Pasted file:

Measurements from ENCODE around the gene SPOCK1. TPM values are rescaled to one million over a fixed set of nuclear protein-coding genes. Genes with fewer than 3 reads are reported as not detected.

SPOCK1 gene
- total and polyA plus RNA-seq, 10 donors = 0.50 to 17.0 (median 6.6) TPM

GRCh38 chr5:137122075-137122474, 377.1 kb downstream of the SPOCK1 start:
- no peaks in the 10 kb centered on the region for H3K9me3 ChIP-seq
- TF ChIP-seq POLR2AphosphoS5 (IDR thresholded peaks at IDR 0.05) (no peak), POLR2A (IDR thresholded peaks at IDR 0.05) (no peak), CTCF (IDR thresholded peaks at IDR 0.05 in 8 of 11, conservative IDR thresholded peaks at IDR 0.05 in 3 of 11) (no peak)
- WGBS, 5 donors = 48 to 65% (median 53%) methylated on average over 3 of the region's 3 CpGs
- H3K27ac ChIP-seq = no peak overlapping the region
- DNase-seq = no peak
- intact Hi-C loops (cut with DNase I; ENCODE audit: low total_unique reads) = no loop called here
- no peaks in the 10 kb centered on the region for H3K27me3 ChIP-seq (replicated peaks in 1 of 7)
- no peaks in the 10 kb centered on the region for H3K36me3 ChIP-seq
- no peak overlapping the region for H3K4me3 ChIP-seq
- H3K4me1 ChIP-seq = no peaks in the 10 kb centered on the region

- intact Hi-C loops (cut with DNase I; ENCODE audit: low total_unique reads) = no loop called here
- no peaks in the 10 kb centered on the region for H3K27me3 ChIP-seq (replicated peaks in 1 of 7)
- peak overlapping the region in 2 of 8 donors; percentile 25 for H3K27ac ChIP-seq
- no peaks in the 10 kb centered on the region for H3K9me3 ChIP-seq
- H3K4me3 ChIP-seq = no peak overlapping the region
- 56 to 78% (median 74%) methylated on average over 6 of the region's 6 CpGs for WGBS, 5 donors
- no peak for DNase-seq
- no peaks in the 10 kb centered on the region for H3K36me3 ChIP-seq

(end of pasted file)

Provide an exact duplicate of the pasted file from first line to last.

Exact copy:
Measurements from ENCODE around the gene SPOCK1. TPM values are rescaled to one million over a fixed set of nuclear protein-coding genes. Genes with fewer than 3 reads are reported as not detected.

SPOCK1 gene
- total and polyA plus RNA-seq, 10 donors = 0.50 to 17.0 (median 6.6) TPM

GRCh38 chr5:137122075-137122474, 377.1 kb downstream of the SPOCK1 start:
- no peaks in the 10 kb centered on the region for H3K9me3 ChIP-seq
- TF ChIP-seq POLR2AphosphoS5 (IDR thresholded peaks at IDR 0.05) (no peak), POLR2A (IDR thresholded peaks at IDR 0.05) (no peak), CTCF (IDR thresholded peaks at IDR 0.05 in 8 of 11, conservative IDR thresholded peaks at IDR 0.05 in 3 of 11) (no peak)
- WGBS, 5 donors = 48 to 65% (median 53%) methylated on average over 3 of the region's 3 CpGs
- H3K27ac ChIP-seq = no peak overlapping the region
- DNase-seq = no peak
- intact Hi-C loops (cut with DNase I; ENCODE audit: low total_unique reads) = no loop called here
- no peaks in the 10 kb centered on the region for H3K27me3 ChIP-seq (replicated peaks in 1 of 7)
- no peaks in the 10 kb centered on the region for H3K36me3 ChIP-seq
- no peak overlapping the region for H3K4me3 ChIP-seq
- H3K4me1 ChIP-seq = no peaks in the 10 kb centered on the region

- intact Hi-C loops (cut with DNase I; ENCODE audit: low total_unique reads) = no loop called here
- no peaks in the 10 kb centered on the region for H3K27me3 ChIP-seq (replicated peaks in 1 of 7)
- peak overlapping the region in 2 of 8 donors; percentile 25 for H3K27ac ChIP-seq
- no peaks in the 10 kb centered on the region for H3K9me3 ChIP-seq
- H3K4me3 ChIP-seq = no peak overlapping the region
- 56 to 78% (median 74%) methylated on average over 6 of the region's 6 CpGs for WGBS, 5 donors
- no peak for DNase-seq
- no peaks in the 10 kb centered on the region for H3K36me3 ChIP-seq